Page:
Children Do Not Belong In Church…Or Do They? Part 3 Comments Worth Repeating


While writing this short series, I noticed that mommas had a few questions about this topic.  Well, more than just a few questions.  I have fielded a lot of questions over the past few weeks.


I would love to address a couple of these questions to the best of my ability.  Please remember that I am but a simple minded human being with tons of flaws and shortcomings.  I do not have all of the answers.  I do adore my children however (which lead me to first research the biblically-soundness of Children’s Church), and I know the One who has all of the answers.

Okay, here we go…

First a couple of comments which are worth repeating.

“Very interested to see the rest of this series. Children belong where parents choose to bring them, period. They should not be made to feel unwelcome because someone prefers not to look at a child sitting in a pew or hear an occasional coo. If God can create an entire universe, die and come back to life, confuse language in thousands of people, part a sea and then bring it back down at the exact moment He desires, and create a virgin birth, He can speak to someone’s heart even if a baby coos or a child is sitting in a pew next to them.”

“I was just thinking about this the other day. We do not have a children’s church. There is a nursery for moms to take their babies to when they are fussy, and the sermon is broadcasted in there for them. But on the whole, the children are required to sit with their parents the full 2 hour service.  I was watching the parents with their children one Sunday and something occurred to me.  Having the children sit there, and teaching them to be quiet like that, is teaching them self-denial. In a world were kids are used to getting what they want when they want it; I found it refreshing to see these kids learn to deny self even for a couple hours.”

The following is the perspective of a single young lady.  Her comment is refreshing to hear!

“In the book of Nehemiah, chapter 8 verses 1-3 indicate that there was no division when the Law of the LORD was read- the people “gathered as one man”, both men and women, and “all who could understand what they heard” to hear the reading of the Law. Children understand a lot more than adults give them credit for- (trust me, I’m an elementary school teacher!) and are capable of understanding what is going on in the service. Also, if you have Children’s Church, when/where/how are you training your little ones how to behave in the assembly and the importance and reasons for the acts of worship?

I am putting myself out there a little bit by saying this, but when I have little ones that want to come and sit with “Miss Sarah” during services, they know that they need to bring their Bibles, and something to “take notes” with for the sermon. Before services begin, I talk about what we are going to do, why we worship, and how important it is that we sing and pay attention, because we showing God we love Him. When they sit with me I give them each a songbook and help them find the songs, and have them sing with me. When it comes time for the sermon, they will “take notes” (for really little ones I will usually have them practice writing “God” or “Jesus” or something of the sort). While this may seem like “too much”, it has amazed me that keeping children actively engaged WITH you during the service is actually much easier than keeping them distracted during the service! And I have even been able to take notes myself!

(Caveat: I am not married, nor do I have children, and I do realize that having someone else’s kids sit with you is different (especially if they got the whole “I-expect-you-to-REALLY-behave-properly-since-you’re-not-sitting-with-us!” talk before the service). However, it does encourage me to realize that training in the assembly CAN be done, and NEEDS to be, if we expect our children to remain faithful to the Lord.”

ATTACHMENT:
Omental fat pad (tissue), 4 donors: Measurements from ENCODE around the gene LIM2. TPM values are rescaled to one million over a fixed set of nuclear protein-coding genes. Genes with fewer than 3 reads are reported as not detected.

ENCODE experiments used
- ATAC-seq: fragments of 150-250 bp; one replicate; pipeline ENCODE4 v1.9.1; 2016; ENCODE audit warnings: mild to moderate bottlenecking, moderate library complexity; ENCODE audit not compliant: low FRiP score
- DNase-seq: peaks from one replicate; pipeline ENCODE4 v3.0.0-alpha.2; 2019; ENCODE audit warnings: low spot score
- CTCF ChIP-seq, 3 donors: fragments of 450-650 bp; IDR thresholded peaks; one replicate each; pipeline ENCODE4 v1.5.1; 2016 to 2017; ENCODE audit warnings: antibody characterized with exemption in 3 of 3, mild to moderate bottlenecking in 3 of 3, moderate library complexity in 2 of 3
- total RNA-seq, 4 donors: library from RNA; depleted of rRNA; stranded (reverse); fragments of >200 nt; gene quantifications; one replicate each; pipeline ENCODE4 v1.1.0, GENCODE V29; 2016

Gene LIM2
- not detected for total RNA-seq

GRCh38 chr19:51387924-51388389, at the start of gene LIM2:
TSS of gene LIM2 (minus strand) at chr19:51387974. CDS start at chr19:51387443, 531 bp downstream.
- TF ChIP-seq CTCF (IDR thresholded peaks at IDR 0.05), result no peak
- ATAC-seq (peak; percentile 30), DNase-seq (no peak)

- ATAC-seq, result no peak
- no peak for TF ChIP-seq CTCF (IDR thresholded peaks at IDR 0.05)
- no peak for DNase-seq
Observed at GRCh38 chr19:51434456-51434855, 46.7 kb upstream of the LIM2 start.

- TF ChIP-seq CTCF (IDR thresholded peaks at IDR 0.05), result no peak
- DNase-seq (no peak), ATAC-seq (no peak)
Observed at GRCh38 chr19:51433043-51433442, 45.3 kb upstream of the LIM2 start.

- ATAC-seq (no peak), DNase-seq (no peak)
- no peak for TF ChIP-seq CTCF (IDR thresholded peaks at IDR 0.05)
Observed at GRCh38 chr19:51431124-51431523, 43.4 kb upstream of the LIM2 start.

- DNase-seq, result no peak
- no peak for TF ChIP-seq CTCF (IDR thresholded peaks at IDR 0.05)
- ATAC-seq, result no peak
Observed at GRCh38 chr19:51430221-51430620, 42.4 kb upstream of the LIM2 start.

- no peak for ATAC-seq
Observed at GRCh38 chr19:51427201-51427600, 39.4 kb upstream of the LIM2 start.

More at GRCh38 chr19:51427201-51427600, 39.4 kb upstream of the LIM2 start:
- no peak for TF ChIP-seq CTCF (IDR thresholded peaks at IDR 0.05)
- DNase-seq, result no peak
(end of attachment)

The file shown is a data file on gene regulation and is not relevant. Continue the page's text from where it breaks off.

Now onto a few questions that I have been asked quite often…

What do I do if I am needed during the service?  (as in playing the piano)

This might be tough to hear, but as mothers, our first and most important ministry is our family.  If there is no one else available to sit with your very young children while you play the piano, than most likely you should step down.  Even if there is no one else available to play.

What do I do if my husband is a youth pastor and strongly feels the need for our children to participate in Children’s Church?

Honestly, we are to be submissive to our husbands unless they are asking us to sin.  I would discuss this topic in great detail with my husband, and if he still doesn’t agree I would pray, and then pray some more.  The Lord will work on our husband’s hearts if they are truly seeking Him. 

What if we feel like sending our children to Children’s Church would be a sin? (I know that for me it definitely is.)  James 4:17 says, “Therefore, to him who knows to do good and does not do it, to him it is sin.”  We need to be mindful of this verse when we are prayerfully making this decision with our spouse.

What do I do if my baby gets fussy?

First of all, I’ve never suggested that fussy babies should remain in service.  As mothers, it is our duty to remove our baby and ourselves from the sanctuary until the baby is calm.  Baby noises should not be considered distracting, but distressed baby screams are.  We (mothers) are not instructed to stay in the church service at all times (as some like to believe), but we are taught to care for our children scripturally.

In the book Created To Be His Help Meet by Debi Pearl, a disturbing story is told.  A young missionary husband was off to help someone in need, and his wife decided to come with him.  She felt that in doing so she would be helping in the Lord’s ministry.  She left her infant daughter with a local family whom she thought she could trust.  She was gone for around fifteen minutes, and during this time her baby was molested.  So often we feel like church ministries, such as youth leadership, music ministry, and other similar church functions override our duty to physically be with our children during church.  We need to remember that there is no greater ministry than our family.  We might ask why God had not protected her daughter.  He had sent protection, in the form of a mother, and she chose to leave her daughter.